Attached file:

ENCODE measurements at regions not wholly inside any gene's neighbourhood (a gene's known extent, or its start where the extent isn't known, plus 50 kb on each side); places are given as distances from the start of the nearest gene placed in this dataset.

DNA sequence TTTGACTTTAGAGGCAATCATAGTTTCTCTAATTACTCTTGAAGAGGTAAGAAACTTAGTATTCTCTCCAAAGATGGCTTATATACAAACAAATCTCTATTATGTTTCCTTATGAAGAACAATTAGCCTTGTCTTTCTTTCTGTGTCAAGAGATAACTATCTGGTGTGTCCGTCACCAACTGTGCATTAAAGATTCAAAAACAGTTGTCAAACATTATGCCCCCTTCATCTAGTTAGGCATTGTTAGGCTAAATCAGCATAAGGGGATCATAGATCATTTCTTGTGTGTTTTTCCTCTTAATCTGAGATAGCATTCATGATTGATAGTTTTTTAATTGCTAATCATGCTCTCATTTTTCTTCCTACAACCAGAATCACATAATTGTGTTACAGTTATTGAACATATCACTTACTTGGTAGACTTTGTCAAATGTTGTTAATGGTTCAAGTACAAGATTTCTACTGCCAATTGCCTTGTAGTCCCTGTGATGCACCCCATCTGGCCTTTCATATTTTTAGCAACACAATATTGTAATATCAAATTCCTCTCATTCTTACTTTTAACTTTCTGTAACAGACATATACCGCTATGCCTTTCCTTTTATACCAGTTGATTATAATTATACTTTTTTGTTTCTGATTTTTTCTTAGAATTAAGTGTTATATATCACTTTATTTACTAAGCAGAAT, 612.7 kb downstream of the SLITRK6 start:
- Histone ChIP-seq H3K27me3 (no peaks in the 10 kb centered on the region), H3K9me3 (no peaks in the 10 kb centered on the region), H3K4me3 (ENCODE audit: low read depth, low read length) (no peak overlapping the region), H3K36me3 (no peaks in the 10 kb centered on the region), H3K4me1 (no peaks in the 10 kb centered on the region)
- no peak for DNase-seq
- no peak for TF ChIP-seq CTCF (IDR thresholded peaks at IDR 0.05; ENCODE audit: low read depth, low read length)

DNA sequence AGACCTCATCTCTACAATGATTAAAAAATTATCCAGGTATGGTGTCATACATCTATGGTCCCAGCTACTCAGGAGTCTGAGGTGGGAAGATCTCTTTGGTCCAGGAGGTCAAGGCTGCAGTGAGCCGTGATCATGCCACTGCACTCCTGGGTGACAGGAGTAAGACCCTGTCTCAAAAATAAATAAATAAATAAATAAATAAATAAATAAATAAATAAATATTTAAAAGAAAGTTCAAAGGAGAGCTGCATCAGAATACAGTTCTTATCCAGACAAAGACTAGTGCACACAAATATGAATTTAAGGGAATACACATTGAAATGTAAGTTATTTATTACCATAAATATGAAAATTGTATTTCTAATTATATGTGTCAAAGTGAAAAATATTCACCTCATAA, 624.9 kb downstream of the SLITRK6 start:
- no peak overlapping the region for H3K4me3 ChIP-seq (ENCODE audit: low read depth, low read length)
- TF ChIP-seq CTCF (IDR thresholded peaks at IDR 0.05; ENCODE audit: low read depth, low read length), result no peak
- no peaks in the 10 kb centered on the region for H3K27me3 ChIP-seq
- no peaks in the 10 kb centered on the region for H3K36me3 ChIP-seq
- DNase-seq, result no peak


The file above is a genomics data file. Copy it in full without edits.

ENCODE measurements at regions not wholly inside any gene's neighbourhood (a gene's known extent, or its start where the extent isn't known, plus 50 kb on each side); places are given as distances from the start of the nearest gene placed in this dataset.

DNA sequence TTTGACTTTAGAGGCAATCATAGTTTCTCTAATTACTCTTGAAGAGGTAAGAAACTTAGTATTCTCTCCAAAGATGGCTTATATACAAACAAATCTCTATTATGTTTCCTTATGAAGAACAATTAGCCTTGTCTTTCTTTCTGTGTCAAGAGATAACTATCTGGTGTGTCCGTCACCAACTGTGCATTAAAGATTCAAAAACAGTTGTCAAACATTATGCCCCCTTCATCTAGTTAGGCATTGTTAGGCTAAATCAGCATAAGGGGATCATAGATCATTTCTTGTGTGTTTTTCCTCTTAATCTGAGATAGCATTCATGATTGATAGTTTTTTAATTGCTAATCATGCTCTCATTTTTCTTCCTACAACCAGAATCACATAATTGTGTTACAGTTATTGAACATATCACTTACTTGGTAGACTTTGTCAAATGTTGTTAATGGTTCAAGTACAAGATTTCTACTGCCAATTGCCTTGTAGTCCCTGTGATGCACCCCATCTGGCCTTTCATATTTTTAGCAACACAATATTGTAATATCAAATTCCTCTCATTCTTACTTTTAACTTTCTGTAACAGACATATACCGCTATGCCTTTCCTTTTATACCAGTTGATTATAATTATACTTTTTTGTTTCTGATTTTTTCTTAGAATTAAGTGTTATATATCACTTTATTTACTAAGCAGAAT, 612.7 kb downstream of the SLITRK6 start:
- Histone ChIP-seq H3K27me3 (no peaks in the 10 kb centered on the region), H3K9me3 (no peaks in the 10 kb centered on the region), H3K4me3 (ENCODE audit: low read depth, low read length) (no peak overlapping the region), H3K36me3 (no peaks in the 10 kb centered on the region), H3K4me1 (no peaks in the 10 kb centered on the region)
- no peak for DNase-seq
- no peak for TF ChIP-seq CTCF (IDR thresholded peaks at IDR 0.05; ENCODE audit: low read depth, low read length)

DNA sequence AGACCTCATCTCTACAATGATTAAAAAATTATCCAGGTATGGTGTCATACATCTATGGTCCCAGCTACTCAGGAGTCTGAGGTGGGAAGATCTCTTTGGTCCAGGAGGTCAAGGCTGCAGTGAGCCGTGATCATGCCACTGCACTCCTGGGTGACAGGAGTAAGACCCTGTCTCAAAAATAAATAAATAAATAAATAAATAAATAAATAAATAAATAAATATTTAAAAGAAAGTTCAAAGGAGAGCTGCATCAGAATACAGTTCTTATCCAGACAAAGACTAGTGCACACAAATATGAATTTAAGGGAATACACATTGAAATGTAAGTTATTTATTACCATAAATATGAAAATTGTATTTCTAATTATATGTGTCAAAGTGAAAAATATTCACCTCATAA, 624.9 kb downstream of the SLITRK6 start:
- no peak overlapping the region for H3K4me3 ChIP-seq (ENCODE audit: low read depth, low read length)
- TF ChIP-seq CTCF (IDR thresholded peaks at IDR 0.05; ENCODE audit: low read depth, low read length), result no peak
- no peaks in the 10 kb centered on the region for H3K27me3 ChIP-seq
- no peaks in the 10 kb centered on the region for H3K36me3 ChIP-seq
- DNase-seq, result no peak